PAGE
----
To Live and Die

Maybe it's because I just celebrated a birthday. Maybe it's because I've been sick for three weeks and counting. For whatever reason, I am ever more aware of my mortality, the indisputable fact that I will not live forever and that I will indeed some day die.

I guess that's why this line from writer and theologian Richard John Neuhaus, as quoted by New York Times columnist David Brooks, resonated with me so much: “Be assured that I neither fear to die nor refuse to live. If it is to die, all that has been is but a slight intimation of what is to be. If it is to live, there is much I hope to do in the interim.”

Those of you who know your Bibles will instantly think of a similar line by the apostle Paul: "For to me, to live is Christ and to die is gain. But if I am to live on in the flesh, this will mean fruitful labor for me; and I do not know which to choose. But I am hard-pressed from both directions, having the desire to depart and be with Christ, for that is very much better; yet to remain on in the flesh is more necessary for your sake." (Philippians 1:21-24)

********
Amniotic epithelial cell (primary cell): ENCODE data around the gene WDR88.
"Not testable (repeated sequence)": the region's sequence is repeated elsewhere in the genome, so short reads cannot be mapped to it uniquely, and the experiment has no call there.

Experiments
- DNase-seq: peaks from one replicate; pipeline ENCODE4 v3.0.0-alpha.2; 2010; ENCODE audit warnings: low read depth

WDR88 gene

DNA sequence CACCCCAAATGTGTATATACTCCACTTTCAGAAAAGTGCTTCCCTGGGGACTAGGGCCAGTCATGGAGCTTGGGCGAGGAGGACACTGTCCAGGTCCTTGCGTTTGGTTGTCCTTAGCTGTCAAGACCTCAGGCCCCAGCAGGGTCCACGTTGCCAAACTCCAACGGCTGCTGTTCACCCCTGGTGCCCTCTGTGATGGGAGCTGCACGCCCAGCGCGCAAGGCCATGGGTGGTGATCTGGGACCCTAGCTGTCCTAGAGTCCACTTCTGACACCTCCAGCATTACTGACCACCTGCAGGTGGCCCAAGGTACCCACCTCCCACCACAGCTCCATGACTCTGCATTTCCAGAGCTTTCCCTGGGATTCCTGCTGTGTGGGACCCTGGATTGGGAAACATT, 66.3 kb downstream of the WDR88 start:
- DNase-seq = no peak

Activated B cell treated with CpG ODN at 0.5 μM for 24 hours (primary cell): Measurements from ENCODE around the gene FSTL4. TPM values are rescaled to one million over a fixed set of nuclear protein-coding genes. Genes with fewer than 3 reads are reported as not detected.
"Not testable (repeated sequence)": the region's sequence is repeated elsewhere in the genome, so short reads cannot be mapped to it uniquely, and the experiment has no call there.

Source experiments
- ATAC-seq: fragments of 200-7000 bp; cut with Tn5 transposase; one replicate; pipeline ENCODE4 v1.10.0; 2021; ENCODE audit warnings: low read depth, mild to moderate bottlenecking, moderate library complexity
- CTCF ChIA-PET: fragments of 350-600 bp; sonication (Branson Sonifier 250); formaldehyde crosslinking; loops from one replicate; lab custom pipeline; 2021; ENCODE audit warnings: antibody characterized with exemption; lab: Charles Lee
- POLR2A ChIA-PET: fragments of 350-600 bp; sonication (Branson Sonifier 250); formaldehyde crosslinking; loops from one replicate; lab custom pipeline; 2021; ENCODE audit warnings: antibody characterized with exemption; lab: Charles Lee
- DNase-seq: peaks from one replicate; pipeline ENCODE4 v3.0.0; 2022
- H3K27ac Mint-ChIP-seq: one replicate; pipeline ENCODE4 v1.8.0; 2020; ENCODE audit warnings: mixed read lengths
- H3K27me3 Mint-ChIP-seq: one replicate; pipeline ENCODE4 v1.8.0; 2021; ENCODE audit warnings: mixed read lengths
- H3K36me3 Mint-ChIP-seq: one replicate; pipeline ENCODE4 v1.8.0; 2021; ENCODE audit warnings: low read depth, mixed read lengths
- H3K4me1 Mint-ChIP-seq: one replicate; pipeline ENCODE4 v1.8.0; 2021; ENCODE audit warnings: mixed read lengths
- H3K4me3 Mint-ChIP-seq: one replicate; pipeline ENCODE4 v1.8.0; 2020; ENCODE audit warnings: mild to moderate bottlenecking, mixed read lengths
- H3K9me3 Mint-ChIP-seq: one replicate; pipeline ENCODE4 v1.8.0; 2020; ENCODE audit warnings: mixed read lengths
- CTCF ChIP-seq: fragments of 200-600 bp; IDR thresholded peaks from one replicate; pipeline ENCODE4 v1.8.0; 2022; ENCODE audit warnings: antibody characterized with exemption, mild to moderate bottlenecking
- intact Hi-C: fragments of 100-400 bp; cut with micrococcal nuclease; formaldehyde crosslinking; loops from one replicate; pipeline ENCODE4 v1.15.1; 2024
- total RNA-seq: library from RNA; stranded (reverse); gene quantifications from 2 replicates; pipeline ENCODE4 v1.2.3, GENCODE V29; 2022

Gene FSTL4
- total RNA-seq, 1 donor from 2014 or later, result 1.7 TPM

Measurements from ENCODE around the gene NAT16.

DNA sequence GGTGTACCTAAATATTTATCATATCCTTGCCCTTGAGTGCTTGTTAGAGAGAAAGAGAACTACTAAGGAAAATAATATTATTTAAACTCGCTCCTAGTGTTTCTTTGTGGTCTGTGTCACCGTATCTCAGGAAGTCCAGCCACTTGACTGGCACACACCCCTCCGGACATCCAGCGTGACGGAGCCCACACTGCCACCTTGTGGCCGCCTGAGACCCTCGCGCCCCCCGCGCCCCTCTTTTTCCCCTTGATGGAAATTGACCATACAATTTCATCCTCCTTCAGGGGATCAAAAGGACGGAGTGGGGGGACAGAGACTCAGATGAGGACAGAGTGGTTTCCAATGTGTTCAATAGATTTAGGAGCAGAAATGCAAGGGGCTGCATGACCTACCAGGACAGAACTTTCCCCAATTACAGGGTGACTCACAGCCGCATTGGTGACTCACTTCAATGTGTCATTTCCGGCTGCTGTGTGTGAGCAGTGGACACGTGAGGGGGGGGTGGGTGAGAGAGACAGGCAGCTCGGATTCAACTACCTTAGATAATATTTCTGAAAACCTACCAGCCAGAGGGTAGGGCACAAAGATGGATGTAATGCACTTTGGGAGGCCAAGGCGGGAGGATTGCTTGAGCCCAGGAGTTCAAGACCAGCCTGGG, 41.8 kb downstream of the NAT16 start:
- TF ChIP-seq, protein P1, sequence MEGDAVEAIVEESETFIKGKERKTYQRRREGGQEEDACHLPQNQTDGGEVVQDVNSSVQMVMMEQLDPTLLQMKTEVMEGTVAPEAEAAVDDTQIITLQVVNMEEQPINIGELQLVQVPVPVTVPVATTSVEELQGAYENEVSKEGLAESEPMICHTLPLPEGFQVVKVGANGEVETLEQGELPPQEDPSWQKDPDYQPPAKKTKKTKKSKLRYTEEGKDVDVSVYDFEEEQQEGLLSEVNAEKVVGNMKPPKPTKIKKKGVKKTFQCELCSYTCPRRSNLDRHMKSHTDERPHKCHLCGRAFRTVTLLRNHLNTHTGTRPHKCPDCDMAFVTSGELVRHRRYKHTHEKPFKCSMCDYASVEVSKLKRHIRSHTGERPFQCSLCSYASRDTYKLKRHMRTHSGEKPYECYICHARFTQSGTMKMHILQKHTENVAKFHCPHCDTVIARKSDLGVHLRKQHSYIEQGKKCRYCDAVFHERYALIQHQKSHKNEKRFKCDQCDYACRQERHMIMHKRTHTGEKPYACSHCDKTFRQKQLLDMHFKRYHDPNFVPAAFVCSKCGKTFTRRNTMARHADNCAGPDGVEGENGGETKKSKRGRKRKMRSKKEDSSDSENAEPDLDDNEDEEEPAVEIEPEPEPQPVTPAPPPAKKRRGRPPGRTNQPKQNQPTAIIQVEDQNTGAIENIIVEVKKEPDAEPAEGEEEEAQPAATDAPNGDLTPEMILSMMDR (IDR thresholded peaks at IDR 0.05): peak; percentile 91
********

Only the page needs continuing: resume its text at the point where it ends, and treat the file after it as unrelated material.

This is the sole aim of the Christian life: to come to such a place of faith that death, however dreadful it is, is not feared as the ultimate end but rather accepted as the great transition to something unimaginably greater; and to know that whatever days we are given between now and then are to be lived for a purpose, for others, for fruitful labor. May we too be as Neuhaus and Paul: not afraid to die and not afraid to live.
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